Reading Comprehension Subject Matter

The subject matter of the reading passages can also affect difficulty level. For example narrative fiction passages tend to be more familiar to students and easier for them to digest. Conversely dry science passages can often be more difficult for students to remain engaged and understand. We split the passage types into 4 main categories:

  1. Narrative
  2. Social Science
  3. Humanities
  4. Science
Passage Type Free ISEE Test $380 ISEE Test Average
Narrative 2 0 1
Social Science 2 2 2
Humanities 1 2 1.5
Science 0 2 1

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ISEE Reading Comprehension Question Types

Each of the 6 Reading Comprehension passages is followed by 6 questions. There are six types of questions.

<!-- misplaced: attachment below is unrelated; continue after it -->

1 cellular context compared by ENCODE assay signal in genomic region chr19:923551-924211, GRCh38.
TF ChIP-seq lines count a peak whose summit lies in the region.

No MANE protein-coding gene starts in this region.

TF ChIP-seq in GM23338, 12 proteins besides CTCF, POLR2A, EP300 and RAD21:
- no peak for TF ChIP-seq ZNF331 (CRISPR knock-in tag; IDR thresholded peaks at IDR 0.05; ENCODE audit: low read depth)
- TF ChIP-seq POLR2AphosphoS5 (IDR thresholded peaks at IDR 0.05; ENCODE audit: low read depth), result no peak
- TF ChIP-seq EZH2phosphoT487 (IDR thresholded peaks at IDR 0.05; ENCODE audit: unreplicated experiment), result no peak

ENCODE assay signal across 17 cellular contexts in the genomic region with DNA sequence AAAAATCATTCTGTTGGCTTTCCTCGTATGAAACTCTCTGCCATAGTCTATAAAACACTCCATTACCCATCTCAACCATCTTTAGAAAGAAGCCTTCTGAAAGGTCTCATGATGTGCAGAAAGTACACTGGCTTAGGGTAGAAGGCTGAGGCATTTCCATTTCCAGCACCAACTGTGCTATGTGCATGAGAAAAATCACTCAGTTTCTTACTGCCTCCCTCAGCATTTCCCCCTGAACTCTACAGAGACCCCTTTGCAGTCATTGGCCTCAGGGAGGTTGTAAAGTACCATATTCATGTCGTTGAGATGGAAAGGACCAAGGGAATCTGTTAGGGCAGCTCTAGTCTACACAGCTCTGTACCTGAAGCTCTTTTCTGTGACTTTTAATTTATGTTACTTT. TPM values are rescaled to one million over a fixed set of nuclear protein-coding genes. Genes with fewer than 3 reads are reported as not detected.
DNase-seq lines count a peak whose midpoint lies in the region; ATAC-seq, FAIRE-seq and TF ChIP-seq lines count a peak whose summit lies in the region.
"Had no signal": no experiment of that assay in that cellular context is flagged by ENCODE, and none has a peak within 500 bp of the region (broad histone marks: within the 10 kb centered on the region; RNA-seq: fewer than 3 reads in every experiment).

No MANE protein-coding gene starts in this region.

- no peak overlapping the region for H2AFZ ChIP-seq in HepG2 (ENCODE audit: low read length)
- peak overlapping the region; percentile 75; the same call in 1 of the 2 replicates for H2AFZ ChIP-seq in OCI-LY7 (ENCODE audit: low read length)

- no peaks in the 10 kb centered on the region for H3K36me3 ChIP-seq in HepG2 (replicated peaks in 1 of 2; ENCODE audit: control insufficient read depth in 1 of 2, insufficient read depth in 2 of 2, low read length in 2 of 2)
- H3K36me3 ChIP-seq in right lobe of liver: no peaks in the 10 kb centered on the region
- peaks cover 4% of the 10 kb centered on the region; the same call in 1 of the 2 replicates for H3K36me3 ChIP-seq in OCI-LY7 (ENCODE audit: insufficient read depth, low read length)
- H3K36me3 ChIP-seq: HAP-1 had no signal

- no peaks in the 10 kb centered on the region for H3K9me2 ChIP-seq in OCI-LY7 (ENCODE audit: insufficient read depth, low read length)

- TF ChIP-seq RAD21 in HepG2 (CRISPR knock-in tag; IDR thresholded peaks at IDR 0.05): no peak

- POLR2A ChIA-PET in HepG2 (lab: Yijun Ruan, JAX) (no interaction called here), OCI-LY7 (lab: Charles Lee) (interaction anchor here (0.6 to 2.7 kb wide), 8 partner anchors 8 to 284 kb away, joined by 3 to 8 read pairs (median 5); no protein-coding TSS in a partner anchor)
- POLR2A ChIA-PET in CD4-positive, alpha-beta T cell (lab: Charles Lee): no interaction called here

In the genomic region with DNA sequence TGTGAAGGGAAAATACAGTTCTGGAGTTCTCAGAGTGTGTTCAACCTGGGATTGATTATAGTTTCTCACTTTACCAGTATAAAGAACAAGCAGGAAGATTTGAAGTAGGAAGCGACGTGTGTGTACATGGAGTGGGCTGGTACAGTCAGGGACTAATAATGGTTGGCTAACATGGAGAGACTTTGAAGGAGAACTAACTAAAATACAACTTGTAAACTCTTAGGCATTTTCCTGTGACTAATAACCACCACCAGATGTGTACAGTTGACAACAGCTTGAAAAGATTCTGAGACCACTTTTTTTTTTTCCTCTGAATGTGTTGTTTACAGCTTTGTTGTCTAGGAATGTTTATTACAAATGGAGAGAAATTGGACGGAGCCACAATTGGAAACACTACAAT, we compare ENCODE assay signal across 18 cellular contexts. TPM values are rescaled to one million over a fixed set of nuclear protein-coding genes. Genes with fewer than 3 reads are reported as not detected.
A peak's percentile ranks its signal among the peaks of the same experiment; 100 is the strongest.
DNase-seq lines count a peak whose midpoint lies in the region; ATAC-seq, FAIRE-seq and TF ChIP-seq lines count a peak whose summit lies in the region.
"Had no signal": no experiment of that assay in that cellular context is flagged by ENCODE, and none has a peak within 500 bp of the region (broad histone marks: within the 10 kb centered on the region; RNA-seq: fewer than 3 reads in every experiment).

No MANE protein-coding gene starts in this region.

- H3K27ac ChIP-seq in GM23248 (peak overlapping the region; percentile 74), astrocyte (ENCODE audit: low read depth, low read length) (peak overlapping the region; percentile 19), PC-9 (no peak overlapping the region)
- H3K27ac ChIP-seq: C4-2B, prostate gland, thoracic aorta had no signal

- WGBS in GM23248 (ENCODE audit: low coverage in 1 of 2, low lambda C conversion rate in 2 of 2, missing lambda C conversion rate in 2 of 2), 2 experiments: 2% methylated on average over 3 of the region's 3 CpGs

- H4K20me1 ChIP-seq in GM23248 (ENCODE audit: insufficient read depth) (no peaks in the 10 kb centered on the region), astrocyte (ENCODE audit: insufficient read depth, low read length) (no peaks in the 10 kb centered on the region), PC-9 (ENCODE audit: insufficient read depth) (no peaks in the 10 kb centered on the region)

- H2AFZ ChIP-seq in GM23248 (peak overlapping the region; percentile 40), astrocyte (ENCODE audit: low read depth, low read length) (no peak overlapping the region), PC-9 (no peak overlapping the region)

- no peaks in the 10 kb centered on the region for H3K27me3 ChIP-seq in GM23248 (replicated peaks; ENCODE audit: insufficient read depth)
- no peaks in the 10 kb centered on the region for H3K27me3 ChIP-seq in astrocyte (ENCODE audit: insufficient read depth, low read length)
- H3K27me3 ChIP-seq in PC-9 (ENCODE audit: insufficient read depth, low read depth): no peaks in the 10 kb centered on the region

1. Main Idea – “The primary purpose of the passage is to”
  2. Supporting Ideas – “The author caused the larvae to decorate their cocoons with stripes by”
  3. Inference – “What probably led the author to experiment with caddis larvae”
  4. Vocabulary In Context – “In line 4, “minute” most nearly means”
  5. Organization and Logic – “Which best describes the organization of lines 8-17”
  6. Tone, Style, and Figurative Language – “The author’s tone when discussing the news media is best described as”

Our analysis shows that not all types of questions are present for every passage. Supporting Ideas questions occur the most often—more than one per passage—and tone, style, and figurative language questions occur the least often—only making an appearance once on about half of the passages.

Question Category Free ISEE Test $380 ISEE Test Average per Test
Main Idea 16.67% 13.89% 5.4
Supporting Ideas 23.33% 27.78% 9.2
Inference 16.67% 19.44% 6.5
Vocabulary 13.33% 19.44% 5.76
Organization and Logic 20% 13.89% 6.12
Tone, Style, and Figurative Language 10% 5.56% 3

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Click here for an even more in-depth look at the ISEE Reading Comprehension section from our free ISEE Ultimate Prep Guide.